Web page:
It’s a modern world. And with it, come problems. Drug problems, to be exact. According to an article on medicaldaily.com, during 2014, 6.5 million Americans misused a prescription drug as estimated by the National Survey on Drug Use and Health.
And misuse isn’t the only thing that’s happening. In 2010, the World Health Organization estimated that more Americans died from an overdose of prescription opioids than from an overdose of heroin-16, 651 people to be exact. And use is on the rise.
What gives? It seems like a good idea to ask WHY so many people have a bad relationship with prescription and illegal drugs, but that’s a hard question to answer.
For the moment then maybe a better question is, who is doing something to help? The answer is, Walgreens, at least on the surface.
This week the mega drug store announced they will be installing medication disposal kiosks in more than 500 drugstores in 39 states and Washington, D.C.
This is being done to make it easier for people to get rid of old, unused medication and clean out medicine chests in a safe way. And so all those extra prescription painkillers that are wreaking havoc across the nation will now have a good place to go.
Grand! Bring the drugs back to the location you got it from. Good idea. So that’s a first step. And the second step is even bigger. Walgreens is now also selling the antidote to a heroin or pain medication overdose, and in some places, without a prescription. That’s right-you can walk right in and buy it.
Is selling opioid antidotes the right thing to do? Well, here are some sobering facts. In addition to the statistics above, deaths caused by heroin in the U.S exceeded 10,500 in 2014 and 44 people in the United States die from an overdose of prescription painkillers each day, with many more becoming addicted.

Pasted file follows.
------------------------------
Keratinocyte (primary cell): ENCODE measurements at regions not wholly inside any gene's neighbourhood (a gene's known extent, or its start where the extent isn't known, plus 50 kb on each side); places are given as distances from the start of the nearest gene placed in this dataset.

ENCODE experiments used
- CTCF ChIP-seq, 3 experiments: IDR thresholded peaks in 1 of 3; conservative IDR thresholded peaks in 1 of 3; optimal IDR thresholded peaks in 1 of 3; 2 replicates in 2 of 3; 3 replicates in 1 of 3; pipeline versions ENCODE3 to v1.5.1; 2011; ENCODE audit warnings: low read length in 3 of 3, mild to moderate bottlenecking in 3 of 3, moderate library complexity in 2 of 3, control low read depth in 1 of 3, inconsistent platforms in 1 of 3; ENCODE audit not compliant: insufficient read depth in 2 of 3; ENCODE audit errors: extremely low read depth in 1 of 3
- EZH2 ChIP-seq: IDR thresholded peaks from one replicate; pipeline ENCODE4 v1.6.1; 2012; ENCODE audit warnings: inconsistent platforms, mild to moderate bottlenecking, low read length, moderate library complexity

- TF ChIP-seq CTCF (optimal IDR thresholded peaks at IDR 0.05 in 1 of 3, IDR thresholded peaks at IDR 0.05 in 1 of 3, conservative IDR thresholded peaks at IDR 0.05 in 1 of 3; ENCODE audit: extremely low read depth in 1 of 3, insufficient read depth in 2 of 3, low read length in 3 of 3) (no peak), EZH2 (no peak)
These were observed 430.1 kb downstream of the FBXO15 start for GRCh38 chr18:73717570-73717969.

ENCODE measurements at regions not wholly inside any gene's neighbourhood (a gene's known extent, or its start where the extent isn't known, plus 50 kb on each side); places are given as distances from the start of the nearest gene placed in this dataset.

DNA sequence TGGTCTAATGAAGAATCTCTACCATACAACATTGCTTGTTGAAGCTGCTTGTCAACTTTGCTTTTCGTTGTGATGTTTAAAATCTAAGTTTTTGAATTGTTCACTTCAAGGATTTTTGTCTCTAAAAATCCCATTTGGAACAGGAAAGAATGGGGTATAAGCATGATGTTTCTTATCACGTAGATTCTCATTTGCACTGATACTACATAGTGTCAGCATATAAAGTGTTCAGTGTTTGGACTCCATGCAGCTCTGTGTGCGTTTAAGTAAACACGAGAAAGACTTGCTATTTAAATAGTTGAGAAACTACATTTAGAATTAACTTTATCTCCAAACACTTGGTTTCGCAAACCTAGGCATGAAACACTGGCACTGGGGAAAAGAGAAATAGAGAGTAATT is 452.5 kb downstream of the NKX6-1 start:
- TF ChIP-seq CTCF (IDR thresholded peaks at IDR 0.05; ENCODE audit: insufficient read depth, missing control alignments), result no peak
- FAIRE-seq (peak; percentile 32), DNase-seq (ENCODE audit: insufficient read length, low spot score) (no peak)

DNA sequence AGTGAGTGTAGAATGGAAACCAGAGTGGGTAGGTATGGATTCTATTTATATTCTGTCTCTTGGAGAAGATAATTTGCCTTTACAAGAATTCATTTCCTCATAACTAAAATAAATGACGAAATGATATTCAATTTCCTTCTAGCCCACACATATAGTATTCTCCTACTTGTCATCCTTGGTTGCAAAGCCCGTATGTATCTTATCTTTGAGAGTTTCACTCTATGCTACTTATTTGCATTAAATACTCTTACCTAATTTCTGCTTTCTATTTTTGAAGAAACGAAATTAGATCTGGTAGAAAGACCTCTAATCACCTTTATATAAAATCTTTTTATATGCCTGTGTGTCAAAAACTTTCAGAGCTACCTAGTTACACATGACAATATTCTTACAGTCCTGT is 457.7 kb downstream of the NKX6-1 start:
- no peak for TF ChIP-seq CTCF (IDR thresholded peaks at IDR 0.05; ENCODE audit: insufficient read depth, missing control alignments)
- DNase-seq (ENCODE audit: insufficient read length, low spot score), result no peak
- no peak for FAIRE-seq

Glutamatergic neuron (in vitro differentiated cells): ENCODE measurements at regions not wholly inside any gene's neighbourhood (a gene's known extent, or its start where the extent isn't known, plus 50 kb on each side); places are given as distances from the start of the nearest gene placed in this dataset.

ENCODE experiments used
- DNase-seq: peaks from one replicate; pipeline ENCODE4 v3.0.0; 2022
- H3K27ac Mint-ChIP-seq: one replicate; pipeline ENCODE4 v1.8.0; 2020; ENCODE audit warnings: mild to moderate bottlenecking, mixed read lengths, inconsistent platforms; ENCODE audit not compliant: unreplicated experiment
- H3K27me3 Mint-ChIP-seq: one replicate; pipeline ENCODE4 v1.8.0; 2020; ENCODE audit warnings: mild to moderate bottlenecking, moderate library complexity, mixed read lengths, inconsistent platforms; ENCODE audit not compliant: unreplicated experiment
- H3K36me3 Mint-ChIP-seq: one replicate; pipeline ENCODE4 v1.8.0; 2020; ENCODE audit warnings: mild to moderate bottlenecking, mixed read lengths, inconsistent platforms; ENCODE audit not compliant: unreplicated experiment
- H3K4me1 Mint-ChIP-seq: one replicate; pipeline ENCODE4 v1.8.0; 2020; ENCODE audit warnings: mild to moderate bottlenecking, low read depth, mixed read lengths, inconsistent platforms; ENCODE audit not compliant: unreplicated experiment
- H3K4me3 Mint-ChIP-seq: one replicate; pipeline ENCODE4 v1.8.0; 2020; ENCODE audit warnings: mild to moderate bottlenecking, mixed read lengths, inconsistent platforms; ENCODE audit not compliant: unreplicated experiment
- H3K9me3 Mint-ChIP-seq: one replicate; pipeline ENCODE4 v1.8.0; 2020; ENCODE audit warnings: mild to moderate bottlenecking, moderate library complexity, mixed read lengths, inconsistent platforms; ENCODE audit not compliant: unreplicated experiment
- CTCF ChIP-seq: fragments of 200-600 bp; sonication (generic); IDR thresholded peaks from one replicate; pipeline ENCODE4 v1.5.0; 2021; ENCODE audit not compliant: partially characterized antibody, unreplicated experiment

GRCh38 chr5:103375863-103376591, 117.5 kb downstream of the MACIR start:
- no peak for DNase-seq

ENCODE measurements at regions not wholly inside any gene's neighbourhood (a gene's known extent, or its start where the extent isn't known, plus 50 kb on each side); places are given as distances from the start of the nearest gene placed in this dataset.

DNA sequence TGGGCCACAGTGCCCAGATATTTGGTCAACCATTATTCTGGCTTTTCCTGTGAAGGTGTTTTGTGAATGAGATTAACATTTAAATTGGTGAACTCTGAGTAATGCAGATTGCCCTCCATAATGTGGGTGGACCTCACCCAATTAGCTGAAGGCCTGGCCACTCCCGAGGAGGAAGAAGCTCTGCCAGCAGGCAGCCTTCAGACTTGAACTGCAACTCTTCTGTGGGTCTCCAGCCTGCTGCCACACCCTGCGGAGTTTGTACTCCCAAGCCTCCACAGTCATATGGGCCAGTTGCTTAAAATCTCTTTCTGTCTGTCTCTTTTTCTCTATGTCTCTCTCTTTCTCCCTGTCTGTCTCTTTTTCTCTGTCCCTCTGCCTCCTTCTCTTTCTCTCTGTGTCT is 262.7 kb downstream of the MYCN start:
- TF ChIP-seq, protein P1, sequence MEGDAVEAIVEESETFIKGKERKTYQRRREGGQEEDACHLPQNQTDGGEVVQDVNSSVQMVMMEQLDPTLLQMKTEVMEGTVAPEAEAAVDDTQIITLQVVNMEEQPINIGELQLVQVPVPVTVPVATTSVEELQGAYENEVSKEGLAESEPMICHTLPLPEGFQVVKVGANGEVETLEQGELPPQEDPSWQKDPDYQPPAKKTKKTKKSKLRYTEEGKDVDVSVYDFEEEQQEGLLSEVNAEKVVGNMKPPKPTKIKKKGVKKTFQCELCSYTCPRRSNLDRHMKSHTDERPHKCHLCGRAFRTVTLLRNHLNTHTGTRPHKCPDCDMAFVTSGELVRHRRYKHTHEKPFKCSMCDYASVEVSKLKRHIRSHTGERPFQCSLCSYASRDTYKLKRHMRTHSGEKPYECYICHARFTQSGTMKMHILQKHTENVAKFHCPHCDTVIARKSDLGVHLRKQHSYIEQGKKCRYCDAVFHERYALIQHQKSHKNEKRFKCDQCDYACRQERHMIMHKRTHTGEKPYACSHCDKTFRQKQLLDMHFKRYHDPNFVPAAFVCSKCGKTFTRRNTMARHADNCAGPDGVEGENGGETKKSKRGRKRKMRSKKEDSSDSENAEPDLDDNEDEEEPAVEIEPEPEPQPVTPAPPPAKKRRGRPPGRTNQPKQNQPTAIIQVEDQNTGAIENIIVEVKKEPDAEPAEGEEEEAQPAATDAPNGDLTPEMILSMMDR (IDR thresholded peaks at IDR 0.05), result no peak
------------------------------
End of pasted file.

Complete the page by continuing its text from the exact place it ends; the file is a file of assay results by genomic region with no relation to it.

An overdose of opioids, which is what heroin and popular pain medications like Vicodin, OxyContin, Percocet, Kadian, Avinza are, causes problems with breathing and unconsciousness. Acccording to medicaldaily.com, most fatal overdoses happen because a person has combined an opioid with alcohol or a sedative.
And so, if someone was in such a situation and had the antidote to their troubles, they could technically be saved.
How does it work? The antidote to opioids is called naloxone, or Narcan and it reverses the effect of an overdose. It comes as an injection or a nasal spray and only has an effect on the body if opioids are present, but has no effect if they aren’t.
Whether selling the antidote to something being badly used will reduce the overall problem, or simply encourage more use of the opioids themselves remains to be seen, but saving lives always sounds like a good idea to me.
Thank you, Walgreens, for trying to help.
Naloxone is currently being sold over the counter at Walgreens pharmacies throughout the state of New York and later this month it will be introduced, prescription-free, in Indiana and Ohio.
Click here to see if the antidote will become available in your state.
Substance abuse problems? Get help at 1-800-662-HELP.